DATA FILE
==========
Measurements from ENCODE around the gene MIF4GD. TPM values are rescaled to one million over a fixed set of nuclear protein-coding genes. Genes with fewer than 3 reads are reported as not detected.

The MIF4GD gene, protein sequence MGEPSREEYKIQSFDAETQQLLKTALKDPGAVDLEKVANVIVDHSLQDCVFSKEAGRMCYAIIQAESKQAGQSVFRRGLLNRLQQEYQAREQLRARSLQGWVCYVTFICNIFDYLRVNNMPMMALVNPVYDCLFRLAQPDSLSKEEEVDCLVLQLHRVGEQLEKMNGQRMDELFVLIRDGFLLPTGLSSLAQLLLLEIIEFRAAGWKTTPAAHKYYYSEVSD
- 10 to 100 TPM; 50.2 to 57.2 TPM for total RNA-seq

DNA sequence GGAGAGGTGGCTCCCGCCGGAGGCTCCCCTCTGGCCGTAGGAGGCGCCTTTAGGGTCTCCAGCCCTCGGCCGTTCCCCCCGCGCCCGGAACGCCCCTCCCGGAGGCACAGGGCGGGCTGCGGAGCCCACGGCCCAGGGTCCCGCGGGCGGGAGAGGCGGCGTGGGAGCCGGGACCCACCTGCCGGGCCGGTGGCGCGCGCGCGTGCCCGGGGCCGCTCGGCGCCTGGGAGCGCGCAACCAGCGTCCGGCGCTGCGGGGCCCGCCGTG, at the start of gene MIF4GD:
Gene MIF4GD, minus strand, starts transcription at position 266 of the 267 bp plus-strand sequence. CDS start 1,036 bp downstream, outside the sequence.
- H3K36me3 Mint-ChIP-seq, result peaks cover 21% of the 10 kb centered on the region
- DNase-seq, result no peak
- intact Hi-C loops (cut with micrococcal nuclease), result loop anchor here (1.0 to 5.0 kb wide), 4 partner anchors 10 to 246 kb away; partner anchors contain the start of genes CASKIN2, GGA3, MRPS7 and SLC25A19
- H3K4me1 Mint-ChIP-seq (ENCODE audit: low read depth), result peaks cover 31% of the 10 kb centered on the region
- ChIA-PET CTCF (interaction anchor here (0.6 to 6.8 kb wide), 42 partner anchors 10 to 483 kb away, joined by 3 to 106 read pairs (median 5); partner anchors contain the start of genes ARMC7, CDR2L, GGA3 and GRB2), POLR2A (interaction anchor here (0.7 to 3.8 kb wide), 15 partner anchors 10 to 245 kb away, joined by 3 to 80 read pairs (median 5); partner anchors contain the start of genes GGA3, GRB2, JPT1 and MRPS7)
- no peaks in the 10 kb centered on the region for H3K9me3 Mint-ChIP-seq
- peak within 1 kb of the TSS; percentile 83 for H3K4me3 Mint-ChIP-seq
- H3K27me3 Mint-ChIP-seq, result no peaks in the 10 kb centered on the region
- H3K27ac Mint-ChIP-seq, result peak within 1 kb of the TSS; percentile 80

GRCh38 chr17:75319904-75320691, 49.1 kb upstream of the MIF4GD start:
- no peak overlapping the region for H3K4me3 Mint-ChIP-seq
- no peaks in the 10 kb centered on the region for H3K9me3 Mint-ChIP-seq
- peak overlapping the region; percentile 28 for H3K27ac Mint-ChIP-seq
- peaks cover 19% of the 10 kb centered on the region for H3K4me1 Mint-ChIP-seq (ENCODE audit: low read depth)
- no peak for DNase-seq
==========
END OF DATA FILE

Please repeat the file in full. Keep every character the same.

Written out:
Measurements from ENCODE around the gene MIF4GD. TPM values are rescaled to one million over a fixed set of nuclear protein-coding genes. Genes with fewer than 3 reads are reported as not detected.

The MIF4GD gene, protein sequence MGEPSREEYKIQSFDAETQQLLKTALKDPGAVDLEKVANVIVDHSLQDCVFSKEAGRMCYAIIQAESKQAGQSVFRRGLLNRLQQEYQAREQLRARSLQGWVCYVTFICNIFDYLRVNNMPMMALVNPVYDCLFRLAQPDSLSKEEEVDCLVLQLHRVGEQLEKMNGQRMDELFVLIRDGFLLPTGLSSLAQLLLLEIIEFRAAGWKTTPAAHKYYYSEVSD
- 10 to 100 TPM; 50.2 to 57.2 TPM for total RNA-seq

DNA sequence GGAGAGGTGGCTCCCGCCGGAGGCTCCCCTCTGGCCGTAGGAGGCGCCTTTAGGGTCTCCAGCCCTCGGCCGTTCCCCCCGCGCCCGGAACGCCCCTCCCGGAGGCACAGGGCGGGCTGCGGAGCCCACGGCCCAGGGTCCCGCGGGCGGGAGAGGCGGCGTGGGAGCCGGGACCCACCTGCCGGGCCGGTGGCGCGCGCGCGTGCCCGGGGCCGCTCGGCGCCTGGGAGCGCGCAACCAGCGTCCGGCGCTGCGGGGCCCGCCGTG, at the start of gene MIF4GD:
Gene MIF4GD, minus strand, starts transcription at position 266 of the 267 bp plus-strand sequence. CDS start 1,036 bp downstream, outside the sequence.
- H3K36me3 Mint-ChIP-seq, result peaks cover 21% of the 10 kb centered on the region
- DNase-seq, result no peak
- intact Hi-C loops (cut with micrococcal nuclease), result loop anchor here (1.0 to 5.0 kb wide), 4 partner anchors 10 to 246 kb away; partner anchors contain the start of genes CASKIN2, GGA3, MRPS7 and SLC25A19
- H3K4me1 Mint-ChIP-seq (ENCODE audit: low read depth), result peaks cover 31% of the 10 kb centered on the region
- ChIA-PET CTCF (interaction anchor here (0.6 to 6.8 kb wide), 42 partner anchors 10 to 483 kb away, joined by 3 to 106 read pairs (median 5); partner anchors contain the start of genes ARMC7, CDR2L, GGA3 and GRB2), POLR2A (interaction anchor here (0.7 to 3.8 kb wide), 15 partner anchors 10 to 245 kb away, joined by 3 to 80 read pairs (median 5); partner anchors contain the start of genes GGA3, GRB2, JPT1 and MRPS7)
- no peaks in the 10 kb centered on the region for H3K9me3 Mint-ChIP-seq
- peak within 1 kb of the TSS; percentile 83 for H3K4me3 Mint-ChIP-seq
- H3K27me3 Mint-ChIP-seq, result no peaks in the 10 kb centered on the region
- H3K27ac Mint-ChIP-seq, result peak within 1 kb of the TSS; percentile 80

GRCh38 chr17:75319904-75320691, 49.1 kb upstream of the MIF4GD start:
- no peak overlapping the region for H3K4me3 Mint-ChIP-seq
- no peaks in the 10 kb centered on the region for H3K9me3 Mint-ChIP-seq
- peak overlapping the region; percentile 28 for H3K27ac Mint-ChIP-seq
- peaks cover 19% of the 10 kb centered on the region for H3K4me1 Mint-ChIP-seq (ENCODE audit: low read depth)
- no peak for DNase-seq